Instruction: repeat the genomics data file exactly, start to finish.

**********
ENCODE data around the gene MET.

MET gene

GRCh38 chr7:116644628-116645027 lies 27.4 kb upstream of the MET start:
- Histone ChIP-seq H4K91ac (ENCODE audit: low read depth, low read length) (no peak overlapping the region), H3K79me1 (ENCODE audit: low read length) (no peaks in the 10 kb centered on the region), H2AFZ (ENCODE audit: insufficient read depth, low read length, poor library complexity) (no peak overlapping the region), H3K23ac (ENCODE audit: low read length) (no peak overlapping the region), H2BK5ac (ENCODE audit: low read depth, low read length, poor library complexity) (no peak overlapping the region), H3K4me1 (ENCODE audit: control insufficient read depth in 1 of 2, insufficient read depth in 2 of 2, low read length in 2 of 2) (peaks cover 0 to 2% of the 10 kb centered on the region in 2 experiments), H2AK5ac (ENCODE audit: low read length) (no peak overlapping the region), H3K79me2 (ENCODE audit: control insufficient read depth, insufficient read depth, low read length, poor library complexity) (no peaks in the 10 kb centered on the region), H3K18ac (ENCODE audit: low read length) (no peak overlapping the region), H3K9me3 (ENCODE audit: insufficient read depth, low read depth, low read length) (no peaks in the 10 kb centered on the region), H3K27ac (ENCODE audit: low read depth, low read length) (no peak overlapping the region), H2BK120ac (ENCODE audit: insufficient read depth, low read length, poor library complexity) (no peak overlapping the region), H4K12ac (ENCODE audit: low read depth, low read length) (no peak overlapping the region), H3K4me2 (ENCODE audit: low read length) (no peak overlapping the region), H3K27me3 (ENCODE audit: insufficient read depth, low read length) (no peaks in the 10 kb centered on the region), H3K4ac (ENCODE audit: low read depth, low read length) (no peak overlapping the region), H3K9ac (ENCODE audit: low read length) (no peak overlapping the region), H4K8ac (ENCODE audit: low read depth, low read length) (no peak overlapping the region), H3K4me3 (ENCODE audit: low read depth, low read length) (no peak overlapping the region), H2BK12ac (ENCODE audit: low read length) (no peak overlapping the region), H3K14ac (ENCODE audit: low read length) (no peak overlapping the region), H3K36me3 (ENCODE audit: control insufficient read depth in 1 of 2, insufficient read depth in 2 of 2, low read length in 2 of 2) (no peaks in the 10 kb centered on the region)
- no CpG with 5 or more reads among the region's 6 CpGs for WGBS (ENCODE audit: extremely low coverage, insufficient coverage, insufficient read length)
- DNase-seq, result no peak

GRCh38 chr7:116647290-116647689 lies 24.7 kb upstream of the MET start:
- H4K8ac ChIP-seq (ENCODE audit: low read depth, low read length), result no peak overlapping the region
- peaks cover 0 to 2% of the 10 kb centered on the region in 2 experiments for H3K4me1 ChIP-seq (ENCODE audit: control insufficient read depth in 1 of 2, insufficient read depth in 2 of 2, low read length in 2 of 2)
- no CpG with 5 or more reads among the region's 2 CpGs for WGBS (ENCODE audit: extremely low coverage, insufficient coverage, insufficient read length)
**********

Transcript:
ENCODE data around the gene MET.

MET gene

GRCh38 chr7:116644628-116645027 lies 27.4 kb upstream of the MET start:
- Histone ChIP-seq H4K91ac (ENCODE audit: low read depth, low read length) (no peak overlapping the region), H3K79me1 (ENCODE audit: low read length) (no peaks in the 10 kb centered on the region), H2AFZ (ENCODE audit: insufficient read depth, low read length, poor library complexity) (no peak overlapping the region), H3K23ac (ENCODE audit: low read length) (no peak overlapping the region), H2BK5ac (ENCODE audit: low read depth, low read length, poor library complexity) (no peak overlapping the region), H3K4me1 (ENCODE audit: control insufficient read depth in 1 of 2, insufficient read depth in 2 of 2, low read length in 2 of 2) (peaks cover 0 to 2% of the 10 kb centered on the region in 2 experiments), H2AK5ac (ENCODE audit: low read length) (no peak overlapping the region), H3K79me2 (ENCODE audit: control insufficient read depth, insufficient read depth, low read length, poor library complexity) (no peaks in the 10 kb centered on the region), H3K18ac (ENCODE audit: low read length) (no peak overlapping the region), H3K9me3 (ENCODE audit: insufficient read depth, low read depth, low read length) (no peaks in the 10 kb centered on the region), H3K27ac (ENCODE audit: low read depth, low read length) (no peak overlapping the region), H2BK120ac (ENCODE audit: insufficient read depth, low read length, poor library complexity) (no peak overlapping the region), H4K12ac (ENCODE audit: low read depth, low read length) (no peak overlapping the region), H3K4me2 (ENCODE audit: low read length) (no peak overlapping the region), H3K27me3 (ENCODE audit: insufficient read depth, low read length) (no peaks in the 10 kb centered on the region), H3K4ac (ENCODE audit: low read depth, low read length) (no peak overlapping the region), H3K9ac (ENCODE audit: low read length) (no peak overlapping the region), H4K8ac (ENCODE audit: low read depth, low read length) (no peak overlapping the region), H3K4me3 (ENCODE audit: low read depth, low read length) (no peak overlapping the region), H2BK12ac (ENCODE audit: low read length) (no peak overlapping the region), H3K14ac (ENCODE audit: low read length) (no peak overlapping the region), H3K36me3 (ENCODE audit: control insufficient read depth in 1 of 2, insufficient read depth in 2 of 2, low read length in 2 of 2) (no peaks in the 10 kb centered on the region)
- no CpG with 5 or more reads among the region's 6 CpGs for WGBS (ENCODE audit: extremely low coverage, insufficient coverage, insufficient read length)
- DNase-seq, result no peak

GRCh38 chr7:116647290-116647689 lies 24.7 kb upstream of the MET start:
- H4K8ac ChIP-seq (ENCODE audit: low read depth, low read length), result no peak overlapping the region
- peaks cover 0 to 2% of the 10 kb centered on the region in 2 experiments for H3K4me1 ChIP-seq (ENCODE audit: control insufficient read depth in 1 of 2, insufficient read depth in 2 of 2, low read length in 2 of 2)
- no CpG with 5 or more reads among the region's 2 CpGs for WGBS (ENCODE audit: extremely low coverage, insufficient coverage, insufficient read length)